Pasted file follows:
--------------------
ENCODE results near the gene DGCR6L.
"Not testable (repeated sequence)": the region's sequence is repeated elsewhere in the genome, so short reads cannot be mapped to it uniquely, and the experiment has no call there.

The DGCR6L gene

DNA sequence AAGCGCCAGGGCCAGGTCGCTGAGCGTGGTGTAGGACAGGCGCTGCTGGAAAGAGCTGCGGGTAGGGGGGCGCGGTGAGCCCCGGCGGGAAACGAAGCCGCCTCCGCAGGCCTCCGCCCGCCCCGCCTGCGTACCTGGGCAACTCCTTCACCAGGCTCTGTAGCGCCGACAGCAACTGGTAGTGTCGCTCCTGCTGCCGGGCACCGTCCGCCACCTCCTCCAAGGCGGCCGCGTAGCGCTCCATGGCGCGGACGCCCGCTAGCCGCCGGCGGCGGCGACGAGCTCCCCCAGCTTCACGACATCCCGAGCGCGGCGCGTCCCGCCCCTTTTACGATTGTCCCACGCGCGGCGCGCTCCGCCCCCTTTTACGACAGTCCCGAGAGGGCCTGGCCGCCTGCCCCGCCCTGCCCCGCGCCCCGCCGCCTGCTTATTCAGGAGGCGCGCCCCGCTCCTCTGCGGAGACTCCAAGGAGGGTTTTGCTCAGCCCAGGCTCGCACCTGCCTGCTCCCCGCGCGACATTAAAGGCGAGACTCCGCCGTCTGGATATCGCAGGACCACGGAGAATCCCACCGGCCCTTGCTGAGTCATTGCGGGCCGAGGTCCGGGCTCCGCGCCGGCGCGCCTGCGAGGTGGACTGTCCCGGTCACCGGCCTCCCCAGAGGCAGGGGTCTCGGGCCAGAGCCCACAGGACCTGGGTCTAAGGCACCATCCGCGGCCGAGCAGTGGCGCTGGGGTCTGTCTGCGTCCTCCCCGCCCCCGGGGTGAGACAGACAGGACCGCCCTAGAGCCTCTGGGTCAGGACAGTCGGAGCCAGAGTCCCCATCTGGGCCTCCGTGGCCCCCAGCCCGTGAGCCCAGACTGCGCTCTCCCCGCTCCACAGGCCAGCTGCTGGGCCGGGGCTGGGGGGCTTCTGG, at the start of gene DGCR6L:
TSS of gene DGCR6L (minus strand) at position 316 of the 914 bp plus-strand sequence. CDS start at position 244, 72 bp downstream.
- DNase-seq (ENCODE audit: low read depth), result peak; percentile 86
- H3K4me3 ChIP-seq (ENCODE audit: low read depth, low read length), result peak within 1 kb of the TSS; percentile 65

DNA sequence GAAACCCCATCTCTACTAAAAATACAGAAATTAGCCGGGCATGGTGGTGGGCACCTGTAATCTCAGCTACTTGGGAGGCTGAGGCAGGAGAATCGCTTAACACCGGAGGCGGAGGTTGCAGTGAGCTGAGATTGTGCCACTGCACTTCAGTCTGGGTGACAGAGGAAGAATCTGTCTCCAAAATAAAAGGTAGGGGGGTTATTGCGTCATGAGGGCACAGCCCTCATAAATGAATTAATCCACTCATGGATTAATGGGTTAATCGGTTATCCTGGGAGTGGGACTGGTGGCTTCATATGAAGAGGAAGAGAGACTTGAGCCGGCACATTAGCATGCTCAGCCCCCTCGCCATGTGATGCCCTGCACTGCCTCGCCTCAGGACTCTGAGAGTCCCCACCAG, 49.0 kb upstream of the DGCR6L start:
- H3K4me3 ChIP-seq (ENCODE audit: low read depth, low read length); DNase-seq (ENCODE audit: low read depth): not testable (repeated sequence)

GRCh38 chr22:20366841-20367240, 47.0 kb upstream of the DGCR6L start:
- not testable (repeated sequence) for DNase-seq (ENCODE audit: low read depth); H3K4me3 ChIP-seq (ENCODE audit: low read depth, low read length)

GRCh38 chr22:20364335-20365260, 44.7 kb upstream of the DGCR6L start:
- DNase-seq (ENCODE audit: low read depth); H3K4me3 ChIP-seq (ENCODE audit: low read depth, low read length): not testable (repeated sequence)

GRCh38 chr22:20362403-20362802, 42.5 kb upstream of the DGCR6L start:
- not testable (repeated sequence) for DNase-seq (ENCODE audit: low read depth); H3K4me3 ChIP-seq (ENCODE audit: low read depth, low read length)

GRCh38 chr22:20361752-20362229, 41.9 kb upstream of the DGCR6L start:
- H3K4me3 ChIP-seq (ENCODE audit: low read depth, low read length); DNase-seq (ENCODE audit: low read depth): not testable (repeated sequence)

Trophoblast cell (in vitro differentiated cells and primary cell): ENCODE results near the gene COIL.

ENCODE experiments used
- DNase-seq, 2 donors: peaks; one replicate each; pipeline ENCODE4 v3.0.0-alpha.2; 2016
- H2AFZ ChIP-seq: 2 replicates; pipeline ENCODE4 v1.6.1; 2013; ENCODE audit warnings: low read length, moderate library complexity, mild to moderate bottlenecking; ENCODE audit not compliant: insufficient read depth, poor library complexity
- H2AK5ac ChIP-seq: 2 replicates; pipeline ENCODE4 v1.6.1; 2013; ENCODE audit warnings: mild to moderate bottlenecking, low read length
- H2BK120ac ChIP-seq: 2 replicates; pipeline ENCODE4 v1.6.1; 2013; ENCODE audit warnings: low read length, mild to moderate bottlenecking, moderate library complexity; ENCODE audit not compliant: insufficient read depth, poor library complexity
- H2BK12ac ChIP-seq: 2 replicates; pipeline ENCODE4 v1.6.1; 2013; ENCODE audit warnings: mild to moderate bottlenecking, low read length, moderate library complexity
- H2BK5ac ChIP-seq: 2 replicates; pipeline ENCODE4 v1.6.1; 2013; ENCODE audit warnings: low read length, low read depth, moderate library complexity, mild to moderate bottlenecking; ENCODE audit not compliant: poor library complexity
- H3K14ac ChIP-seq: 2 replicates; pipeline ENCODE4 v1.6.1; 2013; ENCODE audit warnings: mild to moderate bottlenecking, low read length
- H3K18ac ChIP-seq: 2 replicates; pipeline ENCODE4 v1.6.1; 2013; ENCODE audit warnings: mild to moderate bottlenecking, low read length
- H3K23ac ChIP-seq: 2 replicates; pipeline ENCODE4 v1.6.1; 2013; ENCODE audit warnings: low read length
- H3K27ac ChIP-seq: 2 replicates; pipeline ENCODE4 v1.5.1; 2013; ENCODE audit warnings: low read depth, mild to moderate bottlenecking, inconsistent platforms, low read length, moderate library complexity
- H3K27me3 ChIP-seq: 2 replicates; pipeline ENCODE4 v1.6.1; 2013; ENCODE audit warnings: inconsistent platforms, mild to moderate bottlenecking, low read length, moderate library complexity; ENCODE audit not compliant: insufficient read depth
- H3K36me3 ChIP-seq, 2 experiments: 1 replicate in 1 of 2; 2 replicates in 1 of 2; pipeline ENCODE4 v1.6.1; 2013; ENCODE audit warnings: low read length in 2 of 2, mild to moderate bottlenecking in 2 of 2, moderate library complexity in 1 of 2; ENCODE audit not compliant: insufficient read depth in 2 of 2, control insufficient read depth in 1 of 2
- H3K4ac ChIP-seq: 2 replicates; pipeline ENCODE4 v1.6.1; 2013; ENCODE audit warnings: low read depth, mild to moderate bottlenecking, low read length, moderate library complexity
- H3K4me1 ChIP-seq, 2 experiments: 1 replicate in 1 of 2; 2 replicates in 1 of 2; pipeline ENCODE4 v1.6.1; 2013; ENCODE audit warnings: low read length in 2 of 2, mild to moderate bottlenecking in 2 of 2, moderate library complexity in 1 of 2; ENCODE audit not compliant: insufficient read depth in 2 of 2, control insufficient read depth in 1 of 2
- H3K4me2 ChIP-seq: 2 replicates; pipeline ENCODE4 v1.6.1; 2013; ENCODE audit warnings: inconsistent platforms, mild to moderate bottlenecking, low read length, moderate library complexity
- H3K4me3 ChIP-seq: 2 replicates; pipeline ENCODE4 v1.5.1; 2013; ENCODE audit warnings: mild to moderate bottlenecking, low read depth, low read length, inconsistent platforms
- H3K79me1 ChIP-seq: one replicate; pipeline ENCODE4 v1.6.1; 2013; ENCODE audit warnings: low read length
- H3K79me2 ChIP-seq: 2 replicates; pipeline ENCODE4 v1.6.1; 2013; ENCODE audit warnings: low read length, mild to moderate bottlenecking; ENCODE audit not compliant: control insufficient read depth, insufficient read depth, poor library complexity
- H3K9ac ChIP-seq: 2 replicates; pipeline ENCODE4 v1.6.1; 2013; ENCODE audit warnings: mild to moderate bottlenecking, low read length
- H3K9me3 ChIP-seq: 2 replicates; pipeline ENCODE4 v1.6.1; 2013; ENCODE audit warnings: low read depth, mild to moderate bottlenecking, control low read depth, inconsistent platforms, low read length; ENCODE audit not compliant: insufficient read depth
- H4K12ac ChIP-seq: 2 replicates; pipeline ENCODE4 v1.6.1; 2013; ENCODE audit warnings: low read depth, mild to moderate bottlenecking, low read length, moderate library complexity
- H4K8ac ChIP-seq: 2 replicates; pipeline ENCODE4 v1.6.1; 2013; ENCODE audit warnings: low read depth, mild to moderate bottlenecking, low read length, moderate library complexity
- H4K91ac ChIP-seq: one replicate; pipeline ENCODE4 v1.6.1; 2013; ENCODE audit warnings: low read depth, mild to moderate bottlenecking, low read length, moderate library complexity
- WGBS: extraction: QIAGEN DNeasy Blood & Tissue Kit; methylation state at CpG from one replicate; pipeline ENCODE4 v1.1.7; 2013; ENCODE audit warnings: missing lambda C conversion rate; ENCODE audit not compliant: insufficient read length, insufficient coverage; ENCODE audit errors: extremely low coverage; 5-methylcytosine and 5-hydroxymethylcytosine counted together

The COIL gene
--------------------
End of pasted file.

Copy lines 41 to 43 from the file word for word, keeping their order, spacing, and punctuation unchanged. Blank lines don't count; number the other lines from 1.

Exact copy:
- H4K8ac ChIP-seq: 2 replicates; pipeline ENCODE4 v1.6.1; 2013; ENCODE audit warnings: low read depth, mild to moderate bottlenecking, low read length, moderate library complexity
- H4K91ac ChIP-seq: one replicate; pipeline ENCODE4 v1.6.1; 2013; ENCODE audit warnings: low read depth, mild to moderate bottlenecking, low read length, moderate library complexity
- WGBS: extraction: QIAGEN DNeasy Blood & Tissue Kit; methylation state at CpG from one replicate; pipeline ENCODE4 v1.1.7; 2013; ENCODE audit warnings: missing lambda C conversion rate; ENCODE audit not compliant: insufficient read length, insufficient coverage; ENCODE audit errors: extremely low coverage; 5-methylcytosine and 5-hydroxymethylcytosine counted together